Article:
Newly updated May 10, 2016.
The severe viral liver infection that has reached incredible epidemic proportions in the US, and now internationally, is Hepatitis. Sadly, many don’t know they have it.
According to WHO (World Health Organization) in a draft published November 13, 2015:
‘Viral hepatitis is an international public health challenge, comparable to other major communicable diseases, including HIV, tuberculosis and malaria. Despite the significant burden it places on communities across all global regions, hepatitis has been largely ignored as a health and development priority until recently.’
WHO also states that currently there are between 6 and 10 million cases of hepatitis. What is the current goal? To eliminate viral hepatitis as a major public health threat by the year 2030.
There are various types of Hepatitis:
Type A: The CDC has stated that well over 1/3 of people in the US show present or past infection of this viral infection passed by contaminated food or through feces and/or blood.
Type B: a viral infection transmitted sexually by dirty needles, semen, blood, saliva, and infects over 350,000 people in the US per year. T
Type C: a virus transmitted post-transfusion and affects close to 5 million Americans, about 250,000 new cases diagnosed each year.
Type D: caused by cytomegalovirus (of the viral group herpes virus) and Epstein-Barr virus.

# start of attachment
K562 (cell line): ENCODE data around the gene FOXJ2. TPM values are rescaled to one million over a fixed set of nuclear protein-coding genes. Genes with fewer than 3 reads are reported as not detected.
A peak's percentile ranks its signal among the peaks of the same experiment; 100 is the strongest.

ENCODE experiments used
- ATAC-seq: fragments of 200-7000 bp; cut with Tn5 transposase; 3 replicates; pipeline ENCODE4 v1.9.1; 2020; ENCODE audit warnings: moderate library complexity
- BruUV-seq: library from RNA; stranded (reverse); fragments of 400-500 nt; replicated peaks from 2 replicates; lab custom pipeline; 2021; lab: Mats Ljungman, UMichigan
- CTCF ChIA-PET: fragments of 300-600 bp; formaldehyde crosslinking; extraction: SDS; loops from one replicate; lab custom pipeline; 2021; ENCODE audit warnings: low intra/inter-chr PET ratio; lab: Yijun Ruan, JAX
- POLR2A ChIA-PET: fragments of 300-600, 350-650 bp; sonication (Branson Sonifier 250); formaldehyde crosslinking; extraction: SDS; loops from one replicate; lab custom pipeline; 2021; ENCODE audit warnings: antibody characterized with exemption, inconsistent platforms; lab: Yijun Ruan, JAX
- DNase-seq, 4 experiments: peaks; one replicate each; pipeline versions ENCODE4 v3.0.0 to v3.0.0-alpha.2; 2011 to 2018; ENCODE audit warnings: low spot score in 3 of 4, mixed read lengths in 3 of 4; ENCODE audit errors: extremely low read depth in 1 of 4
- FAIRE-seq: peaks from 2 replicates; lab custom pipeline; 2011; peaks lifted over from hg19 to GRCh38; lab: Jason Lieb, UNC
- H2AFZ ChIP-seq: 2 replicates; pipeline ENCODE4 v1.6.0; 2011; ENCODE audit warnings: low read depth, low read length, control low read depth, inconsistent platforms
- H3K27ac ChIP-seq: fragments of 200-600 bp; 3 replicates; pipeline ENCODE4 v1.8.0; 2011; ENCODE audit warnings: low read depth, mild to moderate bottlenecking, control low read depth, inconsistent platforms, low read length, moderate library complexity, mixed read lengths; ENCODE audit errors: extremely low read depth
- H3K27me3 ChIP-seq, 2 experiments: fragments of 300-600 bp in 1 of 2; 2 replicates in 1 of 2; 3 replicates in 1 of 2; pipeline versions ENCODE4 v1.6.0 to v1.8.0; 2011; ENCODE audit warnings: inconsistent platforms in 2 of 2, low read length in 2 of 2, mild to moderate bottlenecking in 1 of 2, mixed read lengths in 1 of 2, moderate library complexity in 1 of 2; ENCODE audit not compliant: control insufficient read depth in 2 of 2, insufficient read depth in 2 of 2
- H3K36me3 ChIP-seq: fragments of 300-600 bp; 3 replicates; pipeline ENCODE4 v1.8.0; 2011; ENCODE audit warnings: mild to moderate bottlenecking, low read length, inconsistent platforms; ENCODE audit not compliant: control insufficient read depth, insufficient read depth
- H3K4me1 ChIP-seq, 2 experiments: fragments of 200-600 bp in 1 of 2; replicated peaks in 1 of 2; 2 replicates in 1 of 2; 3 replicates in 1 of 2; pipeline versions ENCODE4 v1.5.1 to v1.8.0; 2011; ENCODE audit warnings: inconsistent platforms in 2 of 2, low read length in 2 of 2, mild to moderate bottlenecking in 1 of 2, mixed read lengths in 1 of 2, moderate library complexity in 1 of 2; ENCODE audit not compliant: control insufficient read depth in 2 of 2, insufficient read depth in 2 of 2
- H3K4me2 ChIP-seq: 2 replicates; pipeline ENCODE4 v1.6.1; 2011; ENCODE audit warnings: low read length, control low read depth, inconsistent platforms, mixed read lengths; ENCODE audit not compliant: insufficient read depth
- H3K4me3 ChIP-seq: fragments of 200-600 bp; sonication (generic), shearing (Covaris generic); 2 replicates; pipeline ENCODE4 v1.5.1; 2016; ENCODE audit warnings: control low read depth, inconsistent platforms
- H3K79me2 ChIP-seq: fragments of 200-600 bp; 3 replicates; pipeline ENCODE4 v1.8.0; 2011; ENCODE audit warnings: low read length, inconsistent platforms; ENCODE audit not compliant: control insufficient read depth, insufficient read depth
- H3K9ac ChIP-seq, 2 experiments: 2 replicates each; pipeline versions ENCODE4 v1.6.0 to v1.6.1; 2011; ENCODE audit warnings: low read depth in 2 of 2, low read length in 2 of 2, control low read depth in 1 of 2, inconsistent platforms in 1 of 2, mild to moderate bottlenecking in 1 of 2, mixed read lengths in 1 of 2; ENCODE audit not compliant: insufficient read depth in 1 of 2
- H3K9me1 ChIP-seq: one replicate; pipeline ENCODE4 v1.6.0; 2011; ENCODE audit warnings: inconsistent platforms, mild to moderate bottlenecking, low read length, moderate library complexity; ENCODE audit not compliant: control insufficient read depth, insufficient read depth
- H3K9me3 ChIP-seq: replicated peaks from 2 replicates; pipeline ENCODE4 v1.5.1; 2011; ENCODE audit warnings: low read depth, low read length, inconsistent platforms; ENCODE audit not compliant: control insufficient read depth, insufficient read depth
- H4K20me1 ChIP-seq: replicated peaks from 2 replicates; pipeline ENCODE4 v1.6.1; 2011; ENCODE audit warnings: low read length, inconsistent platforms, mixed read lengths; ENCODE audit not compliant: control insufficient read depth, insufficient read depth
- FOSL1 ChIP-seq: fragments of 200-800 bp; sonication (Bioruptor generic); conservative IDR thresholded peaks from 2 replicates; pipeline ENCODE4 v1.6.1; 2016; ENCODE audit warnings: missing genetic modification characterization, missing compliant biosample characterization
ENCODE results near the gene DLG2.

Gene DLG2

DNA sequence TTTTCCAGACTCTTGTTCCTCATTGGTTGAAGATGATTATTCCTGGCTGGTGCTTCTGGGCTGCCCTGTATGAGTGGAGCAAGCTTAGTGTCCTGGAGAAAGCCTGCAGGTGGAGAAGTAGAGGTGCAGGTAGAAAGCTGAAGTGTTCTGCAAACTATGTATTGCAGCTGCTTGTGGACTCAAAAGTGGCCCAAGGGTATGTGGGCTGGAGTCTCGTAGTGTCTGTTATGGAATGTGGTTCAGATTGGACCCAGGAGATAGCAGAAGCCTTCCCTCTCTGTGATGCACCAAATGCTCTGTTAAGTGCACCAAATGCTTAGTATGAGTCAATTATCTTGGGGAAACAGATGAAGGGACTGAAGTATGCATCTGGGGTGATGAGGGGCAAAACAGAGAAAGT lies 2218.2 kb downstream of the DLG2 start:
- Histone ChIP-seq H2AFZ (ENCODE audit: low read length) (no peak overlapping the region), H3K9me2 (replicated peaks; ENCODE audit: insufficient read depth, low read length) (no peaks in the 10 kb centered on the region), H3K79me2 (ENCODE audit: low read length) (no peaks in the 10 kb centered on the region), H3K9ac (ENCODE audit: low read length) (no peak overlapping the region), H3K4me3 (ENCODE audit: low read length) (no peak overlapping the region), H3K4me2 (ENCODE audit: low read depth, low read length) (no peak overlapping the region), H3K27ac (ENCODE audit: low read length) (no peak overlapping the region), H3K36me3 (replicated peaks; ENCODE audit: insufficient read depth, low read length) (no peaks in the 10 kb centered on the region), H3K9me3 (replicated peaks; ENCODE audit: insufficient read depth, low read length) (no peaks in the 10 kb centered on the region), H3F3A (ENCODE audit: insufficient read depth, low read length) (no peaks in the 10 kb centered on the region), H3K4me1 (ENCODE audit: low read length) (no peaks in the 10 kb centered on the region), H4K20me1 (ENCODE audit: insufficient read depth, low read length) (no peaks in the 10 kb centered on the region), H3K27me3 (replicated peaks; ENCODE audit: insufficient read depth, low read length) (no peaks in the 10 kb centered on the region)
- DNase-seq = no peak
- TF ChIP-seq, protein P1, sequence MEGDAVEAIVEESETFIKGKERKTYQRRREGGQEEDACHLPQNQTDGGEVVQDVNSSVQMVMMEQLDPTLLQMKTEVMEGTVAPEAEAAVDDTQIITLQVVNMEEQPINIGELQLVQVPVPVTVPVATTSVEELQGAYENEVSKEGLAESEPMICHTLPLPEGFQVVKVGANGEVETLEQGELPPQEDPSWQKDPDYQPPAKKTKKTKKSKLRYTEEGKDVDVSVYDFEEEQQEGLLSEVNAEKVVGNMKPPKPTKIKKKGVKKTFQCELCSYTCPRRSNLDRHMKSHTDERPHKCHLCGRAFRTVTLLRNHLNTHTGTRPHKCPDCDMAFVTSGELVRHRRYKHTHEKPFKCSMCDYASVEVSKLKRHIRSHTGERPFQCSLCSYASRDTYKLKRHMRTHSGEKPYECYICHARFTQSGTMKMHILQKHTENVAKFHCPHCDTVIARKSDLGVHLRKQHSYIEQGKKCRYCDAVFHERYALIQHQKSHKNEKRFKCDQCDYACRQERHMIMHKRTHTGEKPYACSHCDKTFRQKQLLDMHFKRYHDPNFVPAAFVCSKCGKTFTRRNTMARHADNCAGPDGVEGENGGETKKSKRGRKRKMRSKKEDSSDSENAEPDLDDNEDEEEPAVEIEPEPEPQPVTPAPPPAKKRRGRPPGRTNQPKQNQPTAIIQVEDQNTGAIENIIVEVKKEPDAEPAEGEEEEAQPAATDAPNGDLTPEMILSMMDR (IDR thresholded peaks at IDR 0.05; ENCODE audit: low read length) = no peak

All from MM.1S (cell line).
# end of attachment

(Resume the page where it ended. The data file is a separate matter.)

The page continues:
Non-A, Non-B: also passed by transfusions, these are higher mortality viruses.
Symptoms of hepatitis include: diarrhea, flu-like exhaustion, severe fatigue, loss of appetite to the point of anorexia, a congested, enlarged, painfully tender liver, dark urine, nausea, gray stools, depression, skin jaundice, irritated bowel, cirrhosis of the liver, digestive problems, abnormal skin paleness, and histamine itching.
How do you contract hepatitis? Over 92% of intravenous drug users are infected. And medical workers are definitely at risk. Conventional medical experts believe that hepatitis may have triggers that haven’t been discovered yet since hundreds of thousands of people with hepatitis C aren’t in any high risk group.
Intravenous interferon therapy has many side effects that can cause depression, infertility, severe fatigue and psychosis. Knowing the side effects of interferon therapy, many use natural alternatives to treat hepatitis with profound success.
I have recommended to patients and clients a natural therapy program that will cleanse the liver of toxins, heal liver tissue, inhibit viral replication, increase immunity and continuously support the liver, the vital organ known as the chemical plant of the body. To help the body heal and fight hepatitis, use the following supplements combined for 3 cycles: